Many different muscles and soft tissues act to protect the shoulder while still allowing it to be highly functional. At the end of the cocking phase, we reach the first critical instant where significant potential for injury occurs, when the shoulder is at its most vulnerable position of maximum external rotation, horizontal extension, and abduction.

Numerous studies going back many years have discussed the anatomy and injuries associated with pitching, but a terrific study by Fleisig, et al. really started to bring attention to the magnitude of the forces exerted at this critical moment in healthy, highly-skilled, adult pitchers, including 56 pounds of superior shear force, 70 pounds of anterior force, and 107 pounds of joint compressive force. These forces not only stress the muscles but also stress the ligaments, capsule, bones, and labrum.

Evidence is growing by the day that at this critical instant, the shoulder can suffer from internal impingement where the postero-superior labrum is pinched between the rotator cuff and the head of the humerus. Combine this with the normal forces mentioned above, and numerous injuries are possible, including but not limited to labral tears, slow-forming under-surface tears of the rotator cuff, or injuries to the head of the humerus. Rotator cuff weakness and tightness of the posterior joint capsule are often major contributing factors, especially in the setting of anterior shoulder instability.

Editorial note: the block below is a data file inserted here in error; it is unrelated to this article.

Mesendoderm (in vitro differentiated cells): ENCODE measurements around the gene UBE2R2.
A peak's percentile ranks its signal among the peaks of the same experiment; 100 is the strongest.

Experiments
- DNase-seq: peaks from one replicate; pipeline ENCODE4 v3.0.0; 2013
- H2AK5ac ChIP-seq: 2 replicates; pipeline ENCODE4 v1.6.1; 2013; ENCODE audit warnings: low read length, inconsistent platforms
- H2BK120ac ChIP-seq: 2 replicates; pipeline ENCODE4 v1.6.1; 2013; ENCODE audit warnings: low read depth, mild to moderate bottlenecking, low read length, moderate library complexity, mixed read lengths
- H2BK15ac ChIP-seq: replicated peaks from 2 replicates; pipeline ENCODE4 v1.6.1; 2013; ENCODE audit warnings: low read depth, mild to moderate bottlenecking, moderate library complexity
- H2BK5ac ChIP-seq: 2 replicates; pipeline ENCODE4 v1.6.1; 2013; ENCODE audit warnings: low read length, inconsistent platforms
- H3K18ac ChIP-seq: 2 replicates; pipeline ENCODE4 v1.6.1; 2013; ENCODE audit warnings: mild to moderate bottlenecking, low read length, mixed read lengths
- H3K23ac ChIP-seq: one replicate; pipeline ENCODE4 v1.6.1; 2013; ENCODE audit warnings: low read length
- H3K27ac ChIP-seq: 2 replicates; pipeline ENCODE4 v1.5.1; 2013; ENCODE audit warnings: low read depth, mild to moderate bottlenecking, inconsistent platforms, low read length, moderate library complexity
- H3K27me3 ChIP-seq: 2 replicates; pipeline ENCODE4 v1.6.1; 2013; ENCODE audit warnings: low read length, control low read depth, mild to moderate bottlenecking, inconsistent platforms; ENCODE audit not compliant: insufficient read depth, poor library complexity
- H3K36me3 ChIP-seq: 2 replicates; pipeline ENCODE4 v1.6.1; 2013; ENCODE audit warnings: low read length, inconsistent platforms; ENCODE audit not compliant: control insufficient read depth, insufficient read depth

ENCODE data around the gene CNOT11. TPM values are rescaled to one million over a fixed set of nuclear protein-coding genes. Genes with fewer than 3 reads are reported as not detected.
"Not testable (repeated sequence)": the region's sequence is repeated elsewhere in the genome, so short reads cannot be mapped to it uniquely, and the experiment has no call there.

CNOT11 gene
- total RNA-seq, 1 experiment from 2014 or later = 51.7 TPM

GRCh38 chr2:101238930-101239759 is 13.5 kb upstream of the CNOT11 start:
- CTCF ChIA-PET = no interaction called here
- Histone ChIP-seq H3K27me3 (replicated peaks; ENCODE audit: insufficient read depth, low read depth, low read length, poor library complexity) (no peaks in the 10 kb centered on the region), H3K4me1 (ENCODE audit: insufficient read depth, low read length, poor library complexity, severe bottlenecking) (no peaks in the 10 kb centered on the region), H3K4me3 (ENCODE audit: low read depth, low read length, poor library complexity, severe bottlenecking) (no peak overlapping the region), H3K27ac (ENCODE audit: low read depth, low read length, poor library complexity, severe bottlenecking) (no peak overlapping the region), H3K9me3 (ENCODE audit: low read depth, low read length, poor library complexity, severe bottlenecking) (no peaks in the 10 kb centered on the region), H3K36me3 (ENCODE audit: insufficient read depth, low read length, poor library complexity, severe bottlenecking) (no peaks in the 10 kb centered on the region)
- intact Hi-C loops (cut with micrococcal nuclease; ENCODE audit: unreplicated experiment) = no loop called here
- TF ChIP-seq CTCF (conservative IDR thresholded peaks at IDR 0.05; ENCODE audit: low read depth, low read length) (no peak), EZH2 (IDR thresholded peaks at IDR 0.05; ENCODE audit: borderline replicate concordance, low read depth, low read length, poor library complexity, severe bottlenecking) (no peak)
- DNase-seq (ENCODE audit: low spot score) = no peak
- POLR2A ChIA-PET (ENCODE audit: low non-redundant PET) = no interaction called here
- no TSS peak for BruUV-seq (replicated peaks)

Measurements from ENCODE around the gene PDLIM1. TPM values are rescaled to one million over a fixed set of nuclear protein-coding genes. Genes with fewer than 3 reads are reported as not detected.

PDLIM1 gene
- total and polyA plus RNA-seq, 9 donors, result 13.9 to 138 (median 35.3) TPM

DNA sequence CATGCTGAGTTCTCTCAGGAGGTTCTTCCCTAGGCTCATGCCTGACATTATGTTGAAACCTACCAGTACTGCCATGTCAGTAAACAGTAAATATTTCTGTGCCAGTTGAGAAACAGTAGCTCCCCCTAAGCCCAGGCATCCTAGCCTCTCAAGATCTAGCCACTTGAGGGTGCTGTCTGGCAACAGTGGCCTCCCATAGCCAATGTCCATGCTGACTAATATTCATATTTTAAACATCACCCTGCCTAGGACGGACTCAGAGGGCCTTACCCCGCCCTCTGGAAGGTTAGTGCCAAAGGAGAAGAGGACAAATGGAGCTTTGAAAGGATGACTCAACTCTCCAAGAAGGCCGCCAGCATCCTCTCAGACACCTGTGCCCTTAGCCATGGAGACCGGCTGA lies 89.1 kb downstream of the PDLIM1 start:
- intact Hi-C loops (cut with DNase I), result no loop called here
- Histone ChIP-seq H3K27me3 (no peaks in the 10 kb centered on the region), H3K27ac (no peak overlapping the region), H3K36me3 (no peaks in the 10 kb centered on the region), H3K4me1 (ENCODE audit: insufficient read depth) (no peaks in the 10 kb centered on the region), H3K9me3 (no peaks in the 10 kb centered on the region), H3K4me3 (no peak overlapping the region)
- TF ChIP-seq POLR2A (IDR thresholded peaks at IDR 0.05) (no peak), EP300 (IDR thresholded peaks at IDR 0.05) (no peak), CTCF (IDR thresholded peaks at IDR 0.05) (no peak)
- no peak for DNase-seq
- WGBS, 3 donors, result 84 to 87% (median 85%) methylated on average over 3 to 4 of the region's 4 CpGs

At the same point in the delivery, the pectoralis major, subscapularis (the sole rotator cuff muscle that is an internal rotator), latissimus dorsi, and teres major are under the maximal eccentric stress. They are stretched to the maximum before forcefully contracting to accelerate the ball. We have seen an increase in diagnosed latissimus dorsi strains over the last several years, likely due to improved accuracy of diagnosis. The latissimus dorsi is at risk for strains beginning at this point.

The next critical instant occurs immediately after ball release in the arm-deceleration phase, when rotator cuff activity is extremely high, providing dynamic resistance to the distraction force on the arm. The muscles surrounding the shoulder must produce a force roughly equivalent to or greater than the pitcher’s body weight—245 pounds, according to Fleisig's study—to prevent his arm from essentially being ripped out of its socket. The posterior capsule and rotator cuff are stressed by this effort and can lose their flexibility as a protective mechanism from the repeated stress. This can lead to problems with internal impingement, as mentioned above, and could touch off a devastating cycle that is difficult to escape.